Growing food and water scarcity as a consequence of the complex web of climate change impacts is emerging as perhaps the most dangerous destabilizing factor in the region. The arid regions in West Asia and North Africa are getting progressively drier due to climate change, which is converting once fertile lands into deserts. According to some estimates, desertification in Africa is occurring at a rate of as much as 20,000 hectares per year. This is contributing to further destabilisation of the already turbulent region and creating opportunities for malevolent actors to take advantage and infiltrate and expand their operations.
It should surprise no one that these long-term impacts of climate change are forcing and will continue to force many people to leave their native homes and move to more hospitable regions or in search of better opportunities. This is, of course, not a new phenomenon. Throughout history, all species including humans have, at some point or the other, undergone displacement due to environmental changes. However, the expected scale of migration in the coming decades due to climate change will likely be unparalleled in human history.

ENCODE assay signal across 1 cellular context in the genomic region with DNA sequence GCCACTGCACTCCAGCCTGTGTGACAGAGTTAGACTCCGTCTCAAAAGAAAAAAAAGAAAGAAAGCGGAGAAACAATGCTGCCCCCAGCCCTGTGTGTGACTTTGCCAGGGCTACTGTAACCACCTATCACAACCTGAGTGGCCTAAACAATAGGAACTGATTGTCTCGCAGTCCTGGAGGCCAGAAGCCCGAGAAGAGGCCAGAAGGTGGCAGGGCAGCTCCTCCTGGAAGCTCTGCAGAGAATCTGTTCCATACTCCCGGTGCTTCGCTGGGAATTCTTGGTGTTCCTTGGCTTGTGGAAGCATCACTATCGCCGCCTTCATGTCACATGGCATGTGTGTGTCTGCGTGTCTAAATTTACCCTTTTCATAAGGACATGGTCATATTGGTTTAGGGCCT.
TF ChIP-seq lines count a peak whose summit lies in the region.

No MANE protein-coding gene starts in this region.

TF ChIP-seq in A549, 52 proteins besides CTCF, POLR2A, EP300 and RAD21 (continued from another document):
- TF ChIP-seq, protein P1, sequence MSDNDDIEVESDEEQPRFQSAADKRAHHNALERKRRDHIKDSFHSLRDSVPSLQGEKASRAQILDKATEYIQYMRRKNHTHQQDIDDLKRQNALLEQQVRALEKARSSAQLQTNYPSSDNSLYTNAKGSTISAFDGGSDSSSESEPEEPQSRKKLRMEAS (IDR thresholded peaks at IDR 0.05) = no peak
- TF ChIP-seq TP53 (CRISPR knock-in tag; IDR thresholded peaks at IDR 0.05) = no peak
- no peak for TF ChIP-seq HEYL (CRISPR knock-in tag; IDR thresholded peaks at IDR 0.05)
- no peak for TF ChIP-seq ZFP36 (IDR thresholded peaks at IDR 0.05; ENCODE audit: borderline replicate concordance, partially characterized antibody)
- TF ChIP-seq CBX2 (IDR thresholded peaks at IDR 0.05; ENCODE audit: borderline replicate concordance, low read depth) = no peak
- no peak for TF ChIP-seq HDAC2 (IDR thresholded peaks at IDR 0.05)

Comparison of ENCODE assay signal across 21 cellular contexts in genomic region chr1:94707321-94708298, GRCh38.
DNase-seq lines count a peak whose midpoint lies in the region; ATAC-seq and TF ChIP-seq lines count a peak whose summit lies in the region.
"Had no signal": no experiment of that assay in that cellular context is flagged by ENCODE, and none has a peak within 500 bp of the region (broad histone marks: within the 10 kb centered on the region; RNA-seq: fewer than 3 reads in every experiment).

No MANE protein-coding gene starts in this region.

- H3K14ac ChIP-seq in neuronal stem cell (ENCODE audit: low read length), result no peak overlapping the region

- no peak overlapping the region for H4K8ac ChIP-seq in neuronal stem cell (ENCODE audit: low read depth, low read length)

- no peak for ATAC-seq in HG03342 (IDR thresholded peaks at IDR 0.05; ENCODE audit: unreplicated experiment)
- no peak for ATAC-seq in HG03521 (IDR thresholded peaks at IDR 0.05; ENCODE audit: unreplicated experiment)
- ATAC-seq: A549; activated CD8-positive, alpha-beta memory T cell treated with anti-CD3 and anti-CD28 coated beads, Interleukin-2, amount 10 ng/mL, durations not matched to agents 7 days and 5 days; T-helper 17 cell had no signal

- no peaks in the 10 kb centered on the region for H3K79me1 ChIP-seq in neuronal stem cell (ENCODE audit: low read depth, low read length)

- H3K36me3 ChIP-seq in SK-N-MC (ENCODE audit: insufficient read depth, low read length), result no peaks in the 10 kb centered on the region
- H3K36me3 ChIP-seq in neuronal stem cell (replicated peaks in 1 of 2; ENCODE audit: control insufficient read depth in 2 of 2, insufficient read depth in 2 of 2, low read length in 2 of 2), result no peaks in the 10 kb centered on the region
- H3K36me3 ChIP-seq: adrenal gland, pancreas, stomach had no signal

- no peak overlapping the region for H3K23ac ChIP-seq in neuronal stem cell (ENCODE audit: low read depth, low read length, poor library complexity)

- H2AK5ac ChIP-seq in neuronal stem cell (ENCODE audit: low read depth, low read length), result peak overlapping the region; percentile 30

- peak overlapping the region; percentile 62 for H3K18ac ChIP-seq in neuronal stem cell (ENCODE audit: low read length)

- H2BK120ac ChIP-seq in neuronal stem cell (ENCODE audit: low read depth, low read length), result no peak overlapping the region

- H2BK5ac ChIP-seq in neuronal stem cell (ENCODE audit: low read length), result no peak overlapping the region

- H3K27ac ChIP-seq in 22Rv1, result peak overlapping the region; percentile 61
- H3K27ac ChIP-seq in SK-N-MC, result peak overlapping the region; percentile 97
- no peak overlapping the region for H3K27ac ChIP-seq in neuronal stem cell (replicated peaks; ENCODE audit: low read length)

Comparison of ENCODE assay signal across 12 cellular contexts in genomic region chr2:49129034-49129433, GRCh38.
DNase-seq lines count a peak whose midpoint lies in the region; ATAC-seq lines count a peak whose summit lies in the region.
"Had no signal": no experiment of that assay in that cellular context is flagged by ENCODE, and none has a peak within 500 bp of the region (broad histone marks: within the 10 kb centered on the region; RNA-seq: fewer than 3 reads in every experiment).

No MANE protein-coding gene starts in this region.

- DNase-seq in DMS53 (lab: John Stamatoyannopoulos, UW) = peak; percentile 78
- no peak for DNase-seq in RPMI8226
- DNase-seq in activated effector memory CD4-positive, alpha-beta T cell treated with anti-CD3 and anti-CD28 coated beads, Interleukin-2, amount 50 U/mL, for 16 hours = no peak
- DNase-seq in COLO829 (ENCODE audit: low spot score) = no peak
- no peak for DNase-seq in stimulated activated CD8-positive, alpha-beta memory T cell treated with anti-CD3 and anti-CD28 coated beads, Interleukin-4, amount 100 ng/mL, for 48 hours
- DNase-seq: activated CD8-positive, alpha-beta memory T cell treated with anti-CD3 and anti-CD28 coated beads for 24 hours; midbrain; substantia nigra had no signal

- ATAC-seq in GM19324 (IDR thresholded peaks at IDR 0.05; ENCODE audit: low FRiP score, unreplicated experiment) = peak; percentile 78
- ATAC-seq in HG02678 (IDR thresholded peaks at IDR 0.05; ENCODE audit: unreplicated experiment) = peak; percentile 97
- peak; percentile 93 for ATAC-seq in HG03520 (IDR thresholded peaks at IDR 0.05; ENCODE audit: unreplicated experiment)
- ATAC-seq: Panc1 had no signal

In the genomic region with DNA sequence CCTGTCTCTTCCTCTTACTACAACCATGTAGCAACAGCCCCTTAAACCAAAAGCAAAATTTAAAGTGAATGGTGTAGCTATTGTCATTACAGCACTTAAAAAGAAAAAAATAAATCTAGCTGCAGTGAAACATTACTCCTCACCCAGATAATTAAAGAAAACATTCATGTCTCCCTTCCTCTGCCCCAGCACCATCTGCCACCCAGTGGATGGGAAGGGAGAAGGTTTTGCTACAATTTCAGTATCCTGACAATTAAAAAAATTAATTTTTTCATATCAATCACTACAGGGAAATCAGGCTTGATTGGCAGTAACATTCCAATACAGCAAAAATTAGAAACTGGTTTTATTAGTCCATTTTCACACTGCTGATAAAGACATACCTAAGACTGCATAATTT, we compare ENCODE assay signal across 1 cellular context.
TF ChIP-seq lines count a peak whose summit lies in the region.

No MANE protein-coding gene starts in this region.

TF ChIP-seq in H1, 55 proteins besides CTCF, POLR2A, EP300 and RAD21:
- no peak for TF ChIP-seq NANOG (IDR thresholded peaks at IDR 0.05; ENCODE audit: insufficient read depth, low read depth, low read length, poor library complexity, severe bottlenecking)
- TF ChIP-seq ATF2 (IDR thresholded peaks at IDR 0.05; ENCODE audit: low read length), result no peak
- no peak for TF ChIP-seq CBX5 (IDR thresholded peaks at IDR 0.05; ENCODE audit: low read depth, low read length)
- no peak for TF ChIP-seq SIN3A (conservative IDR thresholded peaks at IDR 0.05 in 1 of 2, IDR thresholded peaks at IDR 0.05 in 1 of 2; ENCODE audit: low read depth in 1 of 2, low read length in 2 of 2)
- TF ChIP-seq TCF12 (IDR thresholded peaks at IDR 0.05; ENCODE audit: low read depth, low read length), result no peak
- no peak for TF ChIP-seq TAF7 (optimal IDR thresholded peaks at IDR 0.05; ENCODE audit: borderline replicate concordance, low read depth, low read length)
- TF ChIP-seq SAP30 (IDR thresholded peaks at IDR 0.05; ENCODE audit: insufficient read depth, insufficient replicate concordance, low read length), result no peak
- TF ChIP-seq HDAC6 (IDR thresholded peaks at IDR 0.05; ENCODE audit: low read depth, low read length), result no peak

We are seeing both internal and external migration, that is, from one area to another within a country and across international boundaries from one country to another. It is not always straightforward to unambiguously identify a certain displacement of a group of people to have been caused by climate change because climate change often acts as the last straw by exacerbating existing problems to a tipping point. Moreover, there is no globally recognised definition of climate refugees or climate migration yet, which makes it harder to put in place appropriate response mechanisms. Climate-change-induced internal and external migration is already happening in almost all parts of the world, albeit at different scales. Since this issue cuts through international boundaries, it can only be addressed through proactive and concerted efforts at the regional and global levels, otherwise it may transform into the one of the greatest humanitarian crises of our generation.